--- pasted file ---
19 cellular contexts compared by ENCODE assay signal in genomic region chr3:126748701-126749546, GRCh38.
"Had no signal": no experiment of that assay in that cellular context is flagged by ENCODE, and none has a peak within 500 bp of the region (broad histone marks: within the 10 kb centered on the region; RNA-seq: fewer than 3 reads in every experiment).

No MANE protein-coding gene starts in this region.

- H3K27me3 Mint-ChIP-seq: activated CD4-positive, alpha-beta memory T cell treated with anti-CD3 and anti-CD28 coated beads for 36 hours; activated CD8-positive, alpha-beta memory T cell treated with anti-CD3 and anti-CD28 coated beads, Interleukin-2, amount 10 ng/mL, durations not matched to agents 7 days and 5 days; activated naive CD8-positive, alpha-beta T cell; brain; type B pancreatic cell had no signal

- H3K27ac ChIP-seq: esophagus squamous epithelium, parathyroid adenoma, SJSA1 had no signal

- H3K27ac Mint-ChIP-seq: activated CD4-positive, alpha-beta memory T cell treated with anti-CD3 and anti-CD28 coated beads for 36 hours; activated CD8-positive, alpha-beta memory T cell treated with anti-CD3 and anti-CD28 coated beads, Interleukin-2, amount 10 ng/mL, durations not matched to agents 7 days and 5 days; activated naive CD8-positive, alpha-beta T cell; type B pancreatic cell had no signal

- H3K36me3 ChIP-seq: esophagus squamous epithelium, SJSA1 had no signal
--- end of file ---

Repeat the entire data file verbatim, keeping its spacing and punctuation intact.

19 cellular contexts compared by ENCODE assay signal in genomic region chr3:126748701-126749546, GRCh38.
"Had no signal": no experiment of that assay in that cellular context is flagged by ENCODE, and none has a peak within 500 bp of the region (broad histone marks: within the 10 kb centered on the region; RNA-seq: fewer than 3 reads in every experiment).

No MANE protein-coding gene starts in this region.

- H3K27me3 Mint-ChIP-seq: activated CD4-positive, alpha-beta memory T cell treated with anti-CD3 and anti-CD28 coated beads for 36 hours; activated CD8-positive, alpha-beta memory T cell treated with anti-CD3 and anti-CD28 coated beads, Interleukin-2, amount 10 ng/mL, durations not matched to agents 7 days and 5 days; activated naive CD8-positive, alpha-beta T cell; brain; type B pancreatic cell had no signal

- H3K27ac ChIP-seq: esophagus squamous epithelium, parathyroid adenoma, SJSA1 had no signal

- H3K27ac Mint-ChIP-seq: activated CD4-positive, alpha-beta memory T cell treated with anti-CD3 and anti-CD28 coated beads for 36 hours; activated CD8-positive, alpha-beta memory T cell treated with anti-CD3 and anti-CD28 coated beads, Interleukin-2, amount 10 ng/mL, durations not matched to agents 7 days and 5 days; activated naive CD8-positive, alpha-beta T cell; type B pancreatic cell had no signal

- H3K36me3 ChIP-seq: esophagus squamous epithelium, SJSA1 had no signal